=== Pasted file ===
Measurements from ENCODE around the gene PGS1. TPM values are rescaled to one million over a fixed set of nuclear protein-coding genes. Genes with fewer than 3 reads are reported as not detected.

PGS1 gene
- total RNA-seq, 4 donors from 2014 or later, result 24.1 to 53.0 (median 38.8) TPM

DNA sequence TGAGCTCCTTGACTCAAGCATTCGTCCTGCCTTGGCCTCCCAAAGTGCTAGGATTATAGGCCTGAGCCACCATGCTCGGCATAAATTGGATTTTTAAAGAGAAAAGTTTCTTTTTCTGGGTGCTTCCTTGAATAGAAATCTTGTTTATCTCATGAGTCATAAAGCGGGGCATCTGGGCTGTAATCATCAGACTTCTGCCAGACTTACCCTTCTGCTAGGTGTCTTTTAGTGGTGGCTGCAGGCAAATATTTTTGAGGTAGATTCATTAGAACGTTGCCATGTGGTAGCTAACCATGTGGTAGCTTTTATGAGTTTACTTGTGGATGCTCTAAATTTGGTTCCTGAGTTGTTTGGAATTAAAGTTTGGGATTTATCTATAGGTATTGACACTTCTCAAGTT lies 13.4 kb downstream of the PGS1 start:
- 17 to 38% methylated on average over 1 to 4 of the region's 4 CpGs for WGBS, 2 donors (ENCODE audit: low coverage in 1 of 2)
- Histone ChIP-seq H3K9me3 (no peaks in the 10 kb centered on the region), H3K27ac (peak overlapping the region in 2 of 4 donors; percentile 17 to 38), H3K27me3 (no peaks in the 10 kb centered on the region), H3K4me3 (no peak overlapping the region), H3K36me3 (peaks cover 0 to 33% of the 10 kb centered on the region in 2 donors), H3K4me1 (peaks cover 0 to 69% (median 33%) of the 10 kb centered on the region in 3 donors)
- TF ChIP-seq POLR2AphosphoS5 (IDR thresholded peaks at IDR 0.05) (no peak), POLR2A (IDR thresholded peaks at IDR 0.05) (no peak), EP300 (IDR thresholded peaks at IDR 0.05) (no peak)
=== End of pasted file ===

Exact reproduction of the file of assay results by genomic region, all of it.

Measurements from ENCODE around the gene PGS1. TPM values are rescaled to one million over a fixed set of nuclear protein-coding genes. Genes with fewer than 3 reads are reported as not detected.

PGS1 gene
- total RNA-seq, 4 donors from 2014 or later, result 24.1 to 53.0 (median 38.8) TPM

DNA sequence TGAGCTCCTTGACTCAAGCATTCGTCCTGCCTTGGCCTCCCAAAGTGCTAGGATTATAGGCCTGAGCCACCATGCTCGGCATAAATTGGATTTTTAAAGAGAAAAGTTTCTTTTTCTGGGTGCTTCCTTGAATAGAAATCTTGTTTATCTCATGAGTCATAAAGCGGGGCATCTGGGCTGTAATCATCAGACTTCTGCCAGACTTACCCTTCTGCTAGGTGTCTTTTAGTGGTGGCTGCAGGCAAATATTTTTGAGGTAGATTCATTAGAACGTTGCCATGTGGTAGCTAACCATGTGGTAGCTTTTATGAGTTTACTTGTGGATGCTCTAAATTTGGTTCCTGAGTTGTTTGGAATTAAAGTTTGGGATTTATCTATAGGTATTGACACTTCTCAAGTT lies 13.4 kb downstream of the PGS1 start:
- 17 to 38% methylated on average over 1 to 4 of the region's 4 CpGs for WGBS, 2 donors (ENCODE audit: low coverage in 1 of 2)
- Histone ChIP-seq H3K9me3 (no peaks in the 10 kb centered on the region), H3K27ac (peak overlapping the region in 2 of 4 donors; percentile 17 to 38), H3K27me3 (no peaks in the 10 kb centered on the region), H3K4me3 (no peak overlapping the region), H3K36me3 (peaks cover 0 to 33% of the 10 kb centered on the region in 2 donors), H3K4me1 (peaks cover 0 to 69% (median 33%) of the 10 kb centered on the region in 3 donors)
- TF ChIP-seq POLR2AphosphoS5 (IDR thresholded peaks at IDR 0.05) (no peak), POLR2A (IDR thresholded peaks at IDR 0.05) (no peak), EP300 (IDR thresholded peaks at IDR 0.05) (no peak)